Who doesn't love a good close-up? They're the shot that can heighten emotions, push the intensity, and look beautiful doing it, so learning all you can about not only composing such a shot, but its nature and narrative capabilities as well, is essential to grow as a storyteller. David Chen of Slash Film sat down with director Edgar Wright to discuss the art of the close-up -- the result -- an engaging 8 1/2 video essay. Enjoy!
When reviewing Wright's work, namely the Cornetto Trilogy: Shaun of the Dead, Hot Fuzz, and The World's End (as well as Scott Pilgrim vs. the World) it'd be impossible for his use of close-ups to go unnoticed. Highly stylized, satirical, and high-energy, the close-ups used by Wright reflect his films, as well as their genre. For example, his approach to using close-ups in Shaun of the Dead was to parody the tooling up montages you'd see in action films by doing a similar montage of his characters doing mundane activities.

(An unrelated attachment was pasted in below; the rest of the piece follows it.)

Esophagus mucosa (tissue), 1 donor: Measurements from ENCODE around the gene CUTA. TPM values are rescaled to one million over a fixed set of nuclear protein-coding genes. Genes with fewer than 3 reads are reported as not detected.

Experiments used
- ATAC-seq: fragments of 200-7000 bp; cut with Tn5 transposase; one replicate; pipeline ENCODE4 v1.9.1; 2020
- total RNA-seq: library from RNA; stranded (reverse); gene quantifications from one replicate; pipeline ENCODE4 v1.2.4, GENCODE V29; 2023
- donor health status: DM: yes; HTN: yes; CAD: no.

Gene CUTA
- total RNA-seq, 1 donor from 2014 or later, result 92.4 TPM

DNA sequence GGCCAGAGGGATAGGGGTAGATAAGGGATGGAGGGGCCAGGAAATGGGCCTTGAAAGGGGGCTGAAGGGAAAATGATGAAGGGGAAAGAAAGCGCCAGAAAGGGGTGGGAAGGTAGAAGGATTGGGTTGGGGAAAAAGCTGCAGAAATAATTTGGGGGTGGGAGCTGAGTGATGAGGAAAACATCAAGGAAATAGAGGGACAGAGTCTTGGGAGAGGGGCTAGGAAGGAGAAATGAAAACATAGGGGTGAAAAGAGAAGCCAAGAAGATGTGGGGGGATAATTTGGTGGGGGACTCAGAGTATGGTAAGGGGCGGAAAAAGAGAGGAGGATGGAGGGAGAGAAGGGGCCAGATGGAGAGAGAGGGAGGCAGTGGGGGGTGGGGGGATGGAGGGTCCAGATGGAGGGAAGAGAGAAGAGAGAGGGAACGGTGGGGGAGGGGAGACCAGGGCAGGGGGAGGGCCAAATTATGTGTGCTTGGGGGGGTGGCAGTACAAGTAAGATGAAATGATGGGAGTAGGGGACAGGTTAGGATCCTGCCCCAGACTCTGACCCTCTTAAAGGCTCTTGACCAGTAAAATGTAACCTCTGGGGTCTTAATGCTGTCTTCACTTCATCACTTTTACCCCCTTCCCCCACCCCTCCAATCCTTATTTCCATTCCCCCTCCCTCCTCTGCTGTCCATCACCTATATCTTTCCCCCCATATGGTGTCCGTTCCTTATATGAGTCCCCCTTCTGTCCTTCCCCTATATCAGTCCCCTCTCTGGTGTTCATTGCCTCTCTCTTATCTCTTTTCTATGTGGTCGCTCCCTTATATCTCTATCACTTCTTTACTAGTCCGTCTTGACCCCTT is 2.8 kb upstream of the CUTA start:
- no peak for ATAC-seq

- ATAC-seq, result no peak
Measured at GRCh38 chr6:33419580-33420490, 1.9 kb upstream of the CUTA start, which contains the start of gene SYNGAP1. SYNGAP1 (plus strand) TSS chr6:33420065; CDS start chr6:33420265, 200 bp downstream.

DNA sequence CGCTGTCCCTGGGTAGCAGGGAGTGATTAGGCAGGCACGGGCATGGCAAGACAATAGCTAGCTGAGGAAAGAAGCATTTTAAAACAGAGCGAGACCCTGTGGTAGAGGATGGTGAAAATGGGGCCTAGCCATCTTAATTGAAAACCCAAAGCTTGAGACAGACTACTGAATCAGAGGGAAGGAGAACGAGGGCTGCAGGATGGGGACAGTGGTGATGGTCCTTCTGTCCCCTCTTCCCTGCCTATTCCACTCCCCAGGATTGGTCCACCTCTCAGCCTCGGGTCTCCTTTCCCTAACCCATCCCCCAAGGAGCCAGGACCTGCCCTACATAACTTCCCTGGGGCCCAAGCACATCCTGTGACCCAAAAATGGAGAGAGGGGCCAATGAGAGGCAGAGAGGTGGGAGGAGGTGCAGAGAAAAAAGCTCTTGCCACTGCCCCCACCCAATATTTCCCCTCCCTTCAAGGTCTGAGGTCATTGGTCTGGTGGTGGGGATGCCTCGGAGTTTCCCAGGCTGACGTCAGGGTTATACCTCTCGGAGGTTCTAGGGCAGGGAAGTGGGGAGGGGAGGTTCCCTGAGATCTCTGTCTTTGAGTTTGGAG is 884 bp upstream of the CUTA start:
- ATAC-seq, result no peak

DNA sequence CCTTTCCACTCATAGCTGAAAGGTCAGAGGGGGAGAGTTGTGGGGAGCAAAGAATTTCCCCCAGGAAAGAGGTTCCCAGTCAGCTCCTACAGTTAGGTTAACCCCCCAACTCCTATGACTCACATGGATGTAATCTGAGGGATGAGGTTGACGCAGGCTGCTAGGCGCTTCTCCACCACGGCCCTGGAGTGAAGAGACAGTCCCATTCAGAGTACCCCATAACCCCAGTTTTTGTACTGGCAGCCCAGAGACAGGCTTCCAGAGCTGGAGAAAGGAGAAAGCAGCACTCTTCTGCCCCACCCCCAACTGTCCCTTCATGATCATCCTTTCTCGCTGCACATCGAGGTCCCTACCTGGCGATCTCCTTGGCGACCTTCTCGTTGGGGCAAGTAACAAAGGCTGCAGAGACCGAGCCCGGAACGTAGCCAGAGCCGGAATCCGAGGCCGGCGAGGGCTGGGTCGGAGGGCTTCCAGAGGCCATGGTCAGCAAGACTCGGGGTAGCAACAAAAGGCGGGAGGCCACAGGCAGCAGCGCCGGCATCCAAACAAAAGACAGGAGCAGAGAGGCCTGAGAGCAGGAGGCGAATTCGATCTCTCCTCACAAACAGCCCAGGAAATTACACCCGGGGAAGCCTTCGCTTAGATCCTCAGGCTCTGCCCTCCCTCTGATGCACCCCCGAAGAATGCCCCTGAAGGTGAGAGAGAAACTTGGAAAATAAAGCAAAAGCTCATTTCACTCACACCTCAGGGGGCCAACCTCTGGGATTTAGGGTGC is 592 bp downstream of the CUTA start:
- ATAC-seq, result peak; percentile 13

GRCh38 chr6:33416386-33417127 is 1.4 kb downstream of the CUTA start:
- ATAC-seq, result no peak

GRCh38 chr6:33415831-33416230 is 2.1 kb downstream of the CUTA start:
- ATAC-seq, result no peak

Not only does he use close-ups as a comedy device, but he also uses them to set the speed of his movies and, in a way, force the edit. He mentions in the video essay that by starting a scene with a close-up, you are essentially giving the editor no other choice but to mark that shot as the beginning of your scene -- which might be an effective method if you have very specific parameters for different aspects of your film.
Check out Chen's discussion with Edgar Wright below -- and be prepared to see a bevy of awesome crash zooms.
What about Edgar Wright's discussion stuck out to you? Which filmmakers have inspired your cinematic approach to close-ups? Let us know in the comments.
[via Filmmaker IQ]